I will freely admit I did not watch the first Presidential debate live yesterday. I got up early Thursday (think 5:30) to watch it before I headed off to work. I had watched some network analysis for about an hour after the debate and many pundits concluded Romney won. What I did not suspect until I watched the debate was by how much.
It was obvious just by Romney’s body language he was going to come out of the gate strong and he did. His points began clear and concise and that did not change. For the first 15 to 20 minutes Obama appeared to hold his own. But then something changed. I am not sure what but Obama began to look tired, irritated, deflated and confused all at once (not an easy feat).
Obama’s attacks on Romney were easily deflected and Romney drove home his attacks on the President in a respectiful but firm way. He politely talked over the moderator, at times, to get his points across. For the record I thought Jim Lehrer did a credible job with an extremely rigid and stupid format.
Pre-debate the press had seemed to center on two themes. First, Romney’s campaign was flailing and his back was against the wall. He had to do something about it by winning the debate. Second, the media placed unusually high expectations on the President. Indeed, polls taken before the debate showed the public thought Obama was a better debater than Romney. Oh how that view has likely changed.
Getting back to the debate Romney did four things in the debate (beyond winning) that I thought were crucial for his campaign. First, he showed command of the issues in a way his stump campaign speeches have not. Second, he showed a more moderate and bipartisan side to the general electorate than they have seen portrayed in ads. Third, he humanized himself by mentioning time and time again the struggles of everyday Americans. For the President’s part, he waited almost thirty minutes to mention another human being. Fourth, Romney appeared presidential. His interruptions of the moderate and President were forceful, but not rude (as mentioned above). All in all a solid debate performance for Romney.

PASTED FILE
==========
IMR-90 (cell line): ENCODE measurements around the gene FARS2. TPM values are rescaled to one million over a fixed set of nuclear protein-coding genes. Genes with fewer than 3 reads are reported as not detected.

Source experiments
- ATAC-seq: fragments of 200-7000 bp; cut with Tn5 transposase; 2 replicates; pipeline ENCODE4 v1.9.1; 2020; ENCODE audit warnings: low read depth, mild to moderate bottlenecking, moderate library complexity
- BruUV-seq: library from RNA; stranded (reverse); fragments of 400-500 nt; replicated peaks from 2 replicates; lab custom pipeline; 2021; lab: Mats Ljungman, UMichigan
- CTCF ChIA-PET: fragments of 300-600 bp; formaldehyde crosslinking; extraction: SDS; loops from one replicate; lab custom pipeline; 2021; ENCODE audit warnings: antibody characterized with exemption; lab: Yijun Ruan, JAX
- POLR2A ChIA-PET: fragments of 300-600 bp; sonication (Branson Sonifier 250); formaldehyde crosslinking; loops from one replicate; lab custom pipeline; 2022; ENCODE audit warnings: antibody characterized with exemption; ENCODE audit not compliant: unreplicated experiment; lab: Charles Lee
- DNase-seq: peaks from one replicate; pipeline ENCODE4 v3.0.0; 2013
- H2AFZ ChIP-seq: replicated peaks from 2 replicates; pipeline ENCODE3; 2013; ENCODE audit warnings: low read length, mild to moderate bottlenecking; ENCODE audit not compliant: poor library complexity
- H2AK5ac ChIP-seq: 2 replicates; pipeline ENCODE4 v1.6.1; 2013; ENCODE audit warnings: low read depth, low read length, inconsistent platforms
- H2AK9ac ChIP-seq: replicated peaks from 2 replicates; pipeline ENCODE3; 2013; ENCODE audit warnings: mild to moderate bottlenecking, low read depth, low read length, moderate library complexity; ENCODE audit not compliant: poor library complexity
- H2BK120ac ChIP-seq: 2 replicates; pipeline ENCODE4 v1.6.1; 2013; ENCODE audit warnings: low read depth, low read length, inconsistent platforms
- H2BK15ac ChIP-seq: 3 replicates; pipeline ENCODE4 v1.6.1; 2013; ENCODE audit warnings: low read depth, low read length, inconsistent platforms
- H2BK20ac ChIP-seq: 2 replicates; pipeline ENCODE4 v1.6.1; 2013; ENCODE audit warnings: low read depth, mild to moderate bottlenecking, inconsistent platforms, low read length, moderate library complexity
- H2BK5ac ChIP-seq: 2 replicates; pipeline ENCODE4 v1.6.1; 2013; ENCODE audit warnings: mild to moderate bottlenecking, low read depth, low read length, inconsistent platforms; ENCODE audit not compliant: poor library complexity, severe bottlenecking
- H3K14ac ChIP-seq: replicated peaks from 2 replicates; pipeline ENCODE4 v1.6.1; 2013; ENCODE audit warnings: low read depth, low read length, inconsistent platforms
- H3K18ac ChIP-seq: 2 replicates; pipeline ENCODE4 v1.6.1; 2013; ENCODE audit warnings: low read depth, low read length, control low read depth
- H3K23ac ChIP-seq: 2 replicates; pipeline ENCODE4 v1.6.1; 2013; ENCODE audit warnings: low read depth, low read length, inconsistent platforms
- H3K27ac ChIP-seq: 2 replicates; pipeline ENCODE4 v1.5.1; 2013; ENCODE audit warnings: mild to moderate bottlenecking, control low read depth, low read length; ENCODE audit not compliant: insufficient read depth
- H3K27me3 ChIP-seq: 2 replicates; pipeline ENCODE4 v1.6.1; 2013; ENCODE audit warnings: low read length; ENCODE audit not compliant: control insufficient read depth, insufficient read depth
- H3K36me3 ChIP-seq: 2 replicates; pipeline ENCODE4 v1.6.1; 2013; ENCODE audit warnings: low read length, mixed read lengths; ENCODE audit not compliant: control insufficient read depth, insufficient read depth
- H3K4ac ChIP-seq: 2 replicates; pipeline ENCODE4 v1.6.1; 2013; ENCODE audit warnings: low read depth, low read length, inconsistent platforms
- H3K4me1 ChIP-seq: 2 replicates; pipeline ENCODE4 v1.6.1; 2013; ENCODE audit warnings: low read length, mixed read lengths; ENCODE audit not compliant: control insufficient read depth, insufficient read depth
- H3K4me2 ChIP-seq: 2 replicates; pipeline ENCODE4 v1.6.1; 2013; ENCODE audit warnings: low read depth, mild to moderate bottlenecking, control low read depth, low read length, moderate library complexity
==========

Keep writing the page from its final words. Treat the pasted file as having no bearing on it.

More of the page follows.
For the President there is little to be said that is positive. He started out well and then faltered badly. It was almost as if he fell asleep during the debate and by the time he woke up it was too late. He had no clear responses to attacks and his focus on Mitt Romney’s mythical $7 trillion budget deficit over four years was laughable.
For the President this poses big issues going forward. He effectively blew his advantage in terms of presidential character and his command of the issues appeared lacking. Voters seem to have firmly settled into ideological and partisan camps, but voters are also driven to other characteristics if they split on the issues. Obama seemed to have the edge with many of these voters (moderates or independents) heading into the debate on substance, style and leadership points. Does he still now?
But do not just take my word for it. Look at the views of other prominent liberals and Democrats on the debate. Joe Klein, writing for the Swampland, said Obama’s performance was “inept.” Renowned and sexist liberal Bill Maher said that “Obama needed a teleprompter.” Political analyst William Galston at the Huffington Post said he expects a Romney bounce. All this points to the fact the President ceded a huge advantage in the debate last night.
Can we say “Mitt Romney, the comeback kid?” Because Romney sure looked like one Wednesday evening.